• 1. Globalization is the new
buzzword that has come to
dominate the world since the
nineties of the last century
with the end of the cold war.
• In general, it is the ‘process of
opening up of world trade,
development of advanced
means of communication,
financial markets and more
generally increased mobility
of persons, goods, capital,
data and ideas’.
• India opened up its economy in the early nineties
following a major crisis led by a foreign exchange
• A Global comparison shows that India is now the
fastest growing economy just after China.
• In terms of Purchasing Power Parity (PPP) it ranks
3rd in the world. The accelerated rate of growth
helps it to rise from the 10th largest to the 3rd
largest economy in the world by 2025, just
behind US and China.
Developing countries Women are Flexible labour
induction of women into
export industries such as
sports goods, food
processing, toys, agro-
forced to work
uncomplainingly at any
allotted task, however dull,
harmful or badly paid it
Globalisation & WomenGlobalisation & Women
• In India today, globalization has had positive and negative implications
within the male-dominant society.
• Women represent the largest group of “unpaid” workers, both in rural
and urban areas. Globally, proportion of women who are “contributing
family workers” is 34.5 percent, compared to 24.9 percent of men (ILO,
• In India, male casual workers increased from 65 percent in 1972 to 80
percent in 2002; female casual workers increased from 89 percent to 92
percent over the same period (World Bank, 2008).
• Studies have shown that the burden of poverty falls more heavily on
women than on men. The inequality in income and consumption levels
between women and men has also been documented. At least 11% of
households in India are supported solely by women's income & termed
as “female-headed households” (FHH).
• Despite representing more than half of the work force,
why are women in economically vulnerable condition?
• Women are getting less than men for the same work.
Why do majority of the countries neglect the ILO’s
charters, especially equal pay for equal work?
• Women’s political, social and economic rights are an
integral and inseparable part of their human rights. But
most countries still do not consider women’s rights
seriously especially those relating to economic rights
thus there is need to analyze and assess its impact on
women work force in general and the Indian women in
particular, at the millennium.
• Total Population of India: >1000 Million
• Percentage of Women - 48%: 480 Million
• Percentage of Working Population - 36%:360 Million
• Percentage of Women in Working Population – 32%:
• Percentage of Women in Organized Sector (4% of the
• above) 4.6 Million
• Percentage of Women in Unorganized Sector-96.3%
• Percentage of Women in Service Sector-7.6%
• Percentage of Women in casual labours-41.9%
India: low ranking in cross-country comparisons
UNDP – Gender-related Development Index: 96 (out of 136)
World Economic Forum - Gender Gap Index: 98 (out of 115)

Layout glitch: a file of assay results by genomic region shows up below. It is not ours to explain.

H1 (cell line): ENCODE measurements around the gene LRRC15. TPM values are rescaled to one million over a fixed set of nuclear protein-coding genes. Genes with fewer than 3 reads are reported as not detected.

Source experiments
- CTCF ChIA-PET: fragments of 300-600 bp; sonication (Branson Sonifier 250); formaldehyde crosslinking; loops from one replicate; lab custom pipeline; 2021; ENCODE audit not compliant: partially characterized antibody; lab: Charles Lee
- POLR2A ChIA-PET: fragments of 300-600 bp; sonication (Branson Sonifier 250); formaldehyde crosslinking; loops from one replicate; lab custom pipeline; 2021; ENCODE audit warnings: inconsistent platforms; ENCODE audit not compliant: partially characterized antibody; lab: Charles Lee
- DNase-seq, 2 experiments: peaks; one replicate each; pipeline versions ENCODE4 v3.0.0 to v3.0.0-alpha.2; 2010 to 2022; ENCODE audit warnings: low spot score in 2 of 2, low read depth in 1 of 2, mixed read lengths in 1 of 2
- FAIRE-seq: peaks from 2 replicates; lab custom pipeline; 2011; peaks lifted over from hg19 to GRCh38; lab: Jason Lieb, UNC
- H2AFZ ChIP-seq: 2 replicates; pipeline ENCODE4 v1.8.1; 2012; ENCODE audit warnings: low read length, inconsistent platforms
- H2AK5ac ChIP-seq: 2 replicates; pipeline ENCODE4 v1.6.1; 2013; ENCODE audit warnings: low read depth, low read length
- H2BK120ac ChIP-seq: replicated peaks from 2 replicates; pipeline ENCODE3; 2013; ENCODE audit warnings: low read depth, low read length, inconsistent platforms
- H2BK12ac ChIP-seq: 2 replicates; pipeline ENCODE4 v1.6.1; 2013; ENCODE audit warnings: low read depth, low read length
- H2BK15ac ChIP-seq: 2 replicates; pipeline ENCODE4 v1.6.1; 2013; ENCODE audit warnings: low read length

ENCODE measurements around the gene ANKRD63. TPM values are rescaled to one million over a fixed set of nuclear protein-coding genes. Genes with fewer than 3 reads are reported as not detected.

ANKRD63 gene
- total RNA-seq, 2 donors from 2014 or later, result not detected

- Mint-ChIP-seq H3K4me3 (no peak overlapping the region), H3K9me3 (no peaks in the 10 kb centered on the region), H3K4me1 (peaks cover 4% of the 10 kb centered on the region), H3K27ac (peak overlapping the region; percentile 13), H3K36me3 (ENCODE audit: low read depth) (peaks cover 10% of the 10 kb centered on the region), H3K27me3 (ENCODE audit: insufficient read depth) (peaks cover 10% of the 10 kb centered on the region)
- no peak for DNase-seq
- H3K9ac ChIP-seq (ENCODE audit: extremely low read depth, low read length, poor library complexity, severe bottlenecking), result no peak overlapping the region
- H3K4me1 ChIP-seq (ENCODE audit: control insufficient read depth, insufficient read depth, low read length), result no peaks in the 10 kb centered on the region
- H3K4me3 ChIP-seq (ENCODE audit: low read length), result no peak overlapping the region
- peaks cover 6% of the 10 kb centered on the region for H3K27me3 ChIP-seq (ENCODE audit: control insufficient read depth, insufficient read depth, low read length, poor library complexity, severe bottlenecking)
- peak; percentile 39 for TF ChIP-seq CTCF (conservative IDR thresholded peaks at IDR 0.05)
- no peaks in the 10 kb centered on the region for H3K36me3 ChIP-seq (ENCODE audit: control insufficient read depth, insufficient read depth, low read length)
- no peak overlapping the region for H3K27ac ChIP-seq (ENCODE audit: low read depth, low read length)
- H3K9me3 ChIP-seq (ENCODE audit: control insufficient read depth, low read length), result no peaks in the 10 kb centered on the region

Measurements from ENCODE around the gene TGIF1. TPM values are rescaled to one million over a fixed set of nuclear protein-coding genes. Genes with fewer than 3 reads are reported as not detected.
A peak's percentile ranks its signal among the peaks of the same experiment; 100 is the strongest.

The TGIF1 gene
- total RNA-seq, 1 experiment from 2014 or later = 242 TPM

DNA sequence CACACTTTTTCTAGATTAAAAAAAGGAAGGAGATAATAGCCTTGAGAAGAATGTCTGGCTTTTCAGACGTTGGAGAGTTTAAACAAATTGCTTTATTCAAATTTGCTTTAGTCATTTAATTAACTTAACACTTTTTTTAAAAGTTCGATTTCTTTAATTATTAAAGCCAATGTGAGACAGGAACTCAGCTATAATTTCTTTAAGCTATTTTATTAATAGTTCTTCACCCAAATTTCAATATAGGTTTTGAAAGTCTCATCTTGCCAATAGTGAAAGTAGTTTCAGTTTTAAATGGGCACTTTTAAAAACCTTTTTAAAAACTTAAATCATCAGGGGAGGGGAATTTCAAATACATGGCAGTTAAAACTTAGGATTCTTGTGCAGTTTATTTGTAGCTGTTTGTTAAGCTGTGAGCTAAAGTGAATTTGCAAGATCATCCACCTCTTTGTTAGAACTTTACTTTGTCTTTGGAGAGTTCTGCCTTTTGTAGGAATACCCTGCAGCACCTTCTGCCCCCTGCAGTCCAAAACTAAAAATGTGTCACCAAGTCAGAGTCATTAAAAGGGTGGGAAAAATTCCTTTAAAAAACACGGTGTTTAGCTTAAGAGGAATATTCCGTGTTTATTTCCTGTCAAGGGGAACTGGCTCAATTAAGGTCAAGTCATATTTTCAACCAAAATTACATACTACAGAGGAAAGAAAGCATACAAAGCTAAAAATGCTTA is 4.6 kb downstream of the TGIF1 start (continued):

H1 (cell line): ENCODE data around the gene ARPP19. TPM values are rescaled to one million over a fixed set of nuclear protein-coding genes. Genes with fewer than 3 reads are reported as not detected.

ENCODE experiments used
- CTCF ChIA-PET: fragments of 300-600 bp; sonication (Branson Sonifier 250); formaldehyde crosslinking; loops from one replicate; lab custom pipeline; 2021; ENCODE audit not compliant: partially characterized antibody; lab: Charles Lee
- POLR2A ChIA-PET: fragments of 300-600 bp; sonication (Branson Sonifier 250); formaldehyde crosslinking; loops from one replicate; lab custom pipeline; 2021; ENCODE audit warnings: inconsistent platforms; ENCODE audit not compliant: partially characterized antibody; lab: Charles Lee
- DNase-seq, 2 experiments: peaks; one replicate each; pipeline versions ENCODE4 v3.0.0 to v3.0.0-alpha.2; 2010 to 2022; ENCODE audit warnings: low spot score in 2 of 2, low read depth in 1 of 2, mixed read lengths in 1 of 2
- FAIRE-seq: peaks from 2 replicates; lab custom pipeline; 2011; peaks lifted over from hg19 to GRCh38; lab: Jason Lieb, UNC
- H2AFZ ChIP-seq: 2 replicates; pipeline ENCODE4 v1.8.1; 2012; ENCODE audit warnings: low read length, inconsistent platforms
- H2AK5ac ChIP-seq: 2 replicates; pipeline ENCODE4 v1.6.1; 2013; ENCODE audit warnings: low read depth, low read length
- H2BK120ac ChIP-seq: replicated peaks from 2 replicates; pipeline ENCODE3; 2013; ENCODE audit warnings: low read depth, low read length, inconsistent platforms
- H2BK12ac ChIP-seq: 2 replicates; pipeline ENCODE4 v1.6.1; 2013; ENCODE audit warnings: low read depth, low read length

OECD - Social Institutions and Gender Index: 106 (out of 117)
Poor performance in key areas:
Health – Education - Political participation - Employment
Ratio of female to male
adult literacy (>15 years)
Maternal Mortality Ratio
(per 100,000 live births)
Source: Gender, Institutions and Development Data Base (2007), OECD
Share of women in wage employment in
the non-agricultural sector
(in % of total)
Women in Parliament
(as % of total)
Source: Gender, Institutions and Development Data Base (2007), OECD
(% of girls between 15 and 19 years
of age who are currently married,
divorced or widowed)
Violence Against Women
(absence of any legislation on
violence against women = 1)
• According India’s constitution, women are legal citizens of the
country and have equal rights with men (Indian Parliament). But
because of lack of acceptance from the male dominant society,
Indian women suffer immensely.
• Although most women(90% of working women) in India work and
contribute to the economy in one form or another, much of their
work is not documented or accounted for in official statistics.
• Women are also overworked in the field and complete the all of
the domestic work.
• Researchers have estimated that female agricultural laborers
were usually paid 40 to 60 percent of the male wage.
• Although the country’s constitution says women have equal
status to men, women are powerless and are mistreated inside
and outside the home.
Work participation rate of
Rural women 30.8
Urban women 11.9
Work participation rate refers to percentages of women worker to
total women population
(Source: Census of India- 2001)
•75% of all women workers, 85% of rural women workers
are in agriculture.
•More than 20% of rural households de facto female-
headed. Many women manage farms without male support.
•Women are 40% of agricultural workforce & % rising.
Agricultural labourers 38.9
Household enterprises 6.5
(Source: Census of India- 2001)
Female Workers across sectors Male Workers across sectors
Source: "Employment and Unemployment in India, 1999-00", Fifty-Fifth Round,
NSSO, New Delhi
by high levels of
often do not
•The informal sector
includes jobs such as
artisans, or field
laborers on a family
•Most of these jobs
are unskilled and